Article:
On Monday, Russian President Vladimir Putin held a regular meeting with the cabinet. The agenda included a broad range of issues, from the government's co-operation with the Central Bank and the administrative reform to military units. Importantly, the president reminded Prime Minister Mikhail Fradkov and his deputy Alexander Zhukov that they should not "neglect the issue of the fairer distribution of tax burden between extracting and processing sectors", Kommersant writes. In other words, Putin sanctioned increased tax pressure on oil producers.
He also made a noteworthy statement, the newspaper points out. Apparently, the prime minister and his deputy have become too engaged in the government reshuffle and innovations, forgetting "the important things". The administrative reform turns out to be unimportant, while the important thing, according to the president, is macroeconomic performance.
President Putin is also worried about Russia's forests. He asked Natural Resources Minister Yuri Trutnev "to think thoroughly about all issues that we consider disputable". These include the clause in the new Forest Code, already endorsed by the government, that allows private ownership of forest tracts, Kommersant reports.
In an interview published in today's Izvestia, Russian Foreign Minister Sergei Lavrov commented on Russia's position on the Middle East conflict.
Q.: What is your assessment of the present state of Palestinian-Israeli relations and the Arab-Israeli peace process in general?
A.: I do not want to repeat the obvious, but I have to state that the lingering Arab-Israeli conflict remains, along other regional crises, one of the most serious obstacles on the way to peace and stability in the Middle East.
The reasons of the prolonged crisis are clear to the whole international community. These are the occupation of Palestinian territories, which along with other reasons prevents Palestinian people from exercising their natural right for self-determination and creation of a sovereign state. If these basic problems are not addressed, the hotbed of tension in the Middle East will lead to a new escalation of the conflict. The Road Map worked out with Russia's active participation is an adequate response to the current situation.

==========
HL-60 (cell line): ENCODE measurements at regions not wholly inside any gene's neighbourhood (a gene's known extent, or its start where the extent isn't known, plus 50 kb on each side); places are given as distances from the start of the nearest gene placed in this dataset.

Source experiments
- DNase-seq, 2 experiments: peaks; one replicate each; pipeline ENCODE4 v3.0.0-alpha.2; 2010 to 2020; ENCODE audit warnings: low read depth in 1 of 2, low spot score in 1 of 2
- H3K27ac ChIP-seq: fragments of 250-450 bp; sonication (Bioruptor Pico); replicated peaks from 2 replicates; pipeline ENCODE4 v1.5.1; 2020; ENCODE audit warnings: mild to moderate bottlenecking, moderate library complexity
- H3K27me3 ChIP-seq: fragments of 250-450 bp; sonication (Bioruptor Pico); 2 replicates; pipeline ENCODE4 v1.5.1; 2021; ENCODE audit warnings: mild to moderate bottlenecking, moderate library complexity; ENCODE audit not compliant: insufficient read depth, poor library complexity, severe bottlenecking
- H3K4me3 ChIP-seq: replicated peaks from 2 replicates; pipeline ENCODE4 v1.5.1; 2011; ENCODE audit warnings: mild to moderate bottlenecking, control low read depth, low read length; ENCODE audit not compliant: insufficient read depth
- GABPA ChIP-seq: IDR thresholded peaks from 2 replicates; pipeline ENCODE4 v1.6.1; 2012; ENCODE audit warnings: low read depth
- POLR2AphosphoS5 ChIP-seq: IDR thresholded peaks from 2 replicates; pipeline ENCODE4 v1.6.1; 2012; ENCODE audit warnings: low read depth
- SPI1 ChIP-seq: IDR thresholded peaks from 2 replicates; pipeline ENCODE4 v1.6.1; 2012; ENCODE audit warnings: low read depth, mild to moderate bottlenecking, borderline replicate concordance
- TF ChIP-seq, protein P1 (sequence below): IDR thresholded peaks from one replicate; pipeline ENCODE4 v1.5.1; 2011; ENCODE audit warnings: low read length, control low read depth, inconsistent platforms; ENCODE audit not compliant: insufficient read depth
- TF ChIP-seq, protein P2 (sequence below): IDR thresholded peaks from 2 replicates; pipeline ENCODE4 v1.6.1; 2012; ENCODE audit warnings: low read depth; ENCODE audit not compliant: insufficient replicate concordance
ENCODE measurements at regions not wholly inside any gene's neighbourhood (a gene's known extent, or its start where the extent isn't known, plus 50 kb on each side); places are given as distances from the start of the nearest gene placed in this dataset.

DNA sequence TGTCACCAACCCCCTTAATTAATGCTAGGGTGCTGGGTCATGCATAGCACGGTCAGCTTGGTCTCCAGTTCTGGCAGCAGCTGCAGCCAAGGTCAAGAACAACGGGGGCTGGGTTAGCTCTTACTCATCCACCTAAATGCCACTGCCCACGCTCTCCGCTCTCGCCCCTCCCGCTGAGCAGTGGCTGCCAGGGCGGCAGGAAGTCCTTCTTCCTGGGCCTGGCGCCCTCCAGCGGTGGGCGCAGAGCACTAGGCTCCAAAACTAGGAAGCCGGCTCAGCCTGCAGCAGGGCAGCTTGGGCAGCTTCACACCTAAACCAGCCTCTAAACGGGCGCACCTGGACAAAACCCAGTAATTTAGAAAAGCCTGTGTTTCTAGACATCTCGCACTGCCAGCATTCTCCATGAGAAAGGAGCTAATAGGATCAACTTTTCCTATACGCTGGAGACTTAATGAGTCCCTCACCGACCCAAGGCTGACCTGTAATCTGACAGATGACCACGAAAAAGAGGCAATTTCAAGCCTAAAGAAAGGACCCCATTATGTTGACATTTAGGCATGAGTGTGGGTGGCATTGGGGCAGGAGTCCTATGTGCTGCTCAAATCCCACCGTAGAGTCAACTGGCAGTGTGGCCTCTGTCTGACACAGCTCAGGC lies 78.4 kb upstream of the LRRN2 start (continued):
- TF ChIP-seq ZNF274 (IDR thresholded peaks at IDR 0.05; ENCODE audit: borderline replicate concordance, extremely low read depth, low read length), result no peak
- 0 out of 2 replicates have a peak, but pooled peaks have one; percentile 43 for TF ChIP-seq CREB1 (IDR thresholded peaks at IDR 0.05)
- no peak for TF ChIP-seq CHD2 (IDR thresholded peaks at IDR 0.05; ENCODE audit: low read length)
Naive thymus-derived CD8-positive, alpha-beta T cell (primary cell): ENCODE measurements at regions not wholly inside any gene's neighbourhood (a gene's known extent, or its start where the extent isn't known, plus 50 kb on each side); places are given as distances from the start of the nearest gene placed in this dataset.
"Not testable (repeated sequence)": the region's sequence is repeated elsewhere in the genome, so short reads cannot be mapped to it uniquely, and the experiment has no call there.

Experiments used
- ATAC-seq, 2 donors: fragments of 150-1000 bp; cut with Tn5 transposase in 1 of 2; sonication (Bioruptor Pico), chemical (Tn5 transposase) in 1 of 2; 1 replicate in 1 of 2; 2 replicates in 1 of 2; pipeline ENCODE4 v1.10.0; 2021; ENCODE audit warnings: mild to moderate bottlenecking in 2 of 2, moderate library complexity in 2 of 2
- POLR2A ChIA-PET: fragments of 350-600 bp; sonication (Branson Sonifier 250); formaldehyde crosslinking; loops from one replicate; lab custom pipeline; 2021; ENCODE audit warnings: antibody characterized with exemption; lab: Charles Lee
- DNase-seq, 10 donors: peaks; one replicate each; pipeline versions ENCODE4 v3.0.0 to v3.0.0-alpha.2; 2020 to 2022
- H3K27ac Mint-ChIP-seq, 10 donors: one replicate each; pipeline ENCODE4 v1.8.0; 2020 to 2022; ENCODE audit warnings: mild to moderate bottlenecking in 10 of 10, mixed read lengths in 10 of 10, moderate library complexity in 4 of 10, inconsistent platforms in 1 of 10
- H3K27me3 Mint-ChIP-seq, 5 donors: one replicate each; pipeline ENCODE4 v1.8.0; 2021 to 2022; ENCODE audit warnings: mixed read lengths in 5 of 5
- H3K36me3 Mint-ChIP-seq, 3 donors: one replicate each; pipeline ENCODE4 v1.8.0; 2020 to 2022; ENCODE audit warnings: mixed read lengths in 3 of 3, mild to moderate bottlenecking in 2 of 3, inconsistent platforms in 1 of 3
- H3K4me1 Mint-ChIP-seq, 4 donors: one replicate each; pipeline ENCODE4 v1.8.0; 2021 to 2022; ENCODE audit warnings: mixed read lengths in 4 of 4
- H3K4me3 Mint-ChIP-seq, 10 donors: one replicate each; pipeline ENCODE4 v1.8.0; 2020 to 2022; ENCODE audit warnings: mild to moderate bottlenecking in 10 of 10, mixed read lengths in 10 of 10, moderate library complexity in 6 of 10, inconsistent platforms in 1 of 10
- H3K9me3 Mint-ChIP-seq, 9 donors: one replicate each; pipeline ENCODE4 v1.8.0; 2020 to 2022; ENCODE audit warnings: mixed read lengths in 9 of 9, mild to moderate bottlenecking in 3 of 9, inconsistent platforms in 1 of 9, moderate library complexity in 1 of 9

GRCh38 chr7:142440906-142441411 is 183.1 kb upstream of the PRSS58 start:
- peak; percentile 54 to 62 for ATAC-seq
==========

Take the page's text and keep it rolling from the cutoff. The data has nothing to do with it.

Almost every day of trading on the Russian stock market brings new records, the newspaper writes. On Monday, the index of the Russian trading system, RTS, has passed 780 points and reached a new high, while leading Russian stocks showed an average increase of 0.5-2%. Some experts now worry that the virtually uninterrupted four-month growth will in the long run turn the Russian market into a bubble which will ultimately burst.
Yet the majority of analysts are optimistic. There is no over-heating on the Russian stock market, Alexei Bachurin, Metropol's stock exchange department head, told Nezavisimaya Gazeta. Since the beginning of the year, a great deal of money has been invested in the Russian market, but these were strategic investments. "Even if oil prices were to fall sharply, there would be no market collapse, it would decline slowly," Bachurin believes.
The Moscow authorities have decided to support young families with children. Mayor Yuri Luzhkov has signed a decree on increasing the lump-sum benefit for a newborn child. Now parents aged under 30 will receive an additional payment equal to 5-10 minimal living wages in Moscow, that is, 16,000-32,000 roubles ($1 equals 28.5 roubles). At the same time, the previous payments (a federal one of 4,500 roubles and a Moscow one of 2,000 roubles) remain valid, Gazeta reports.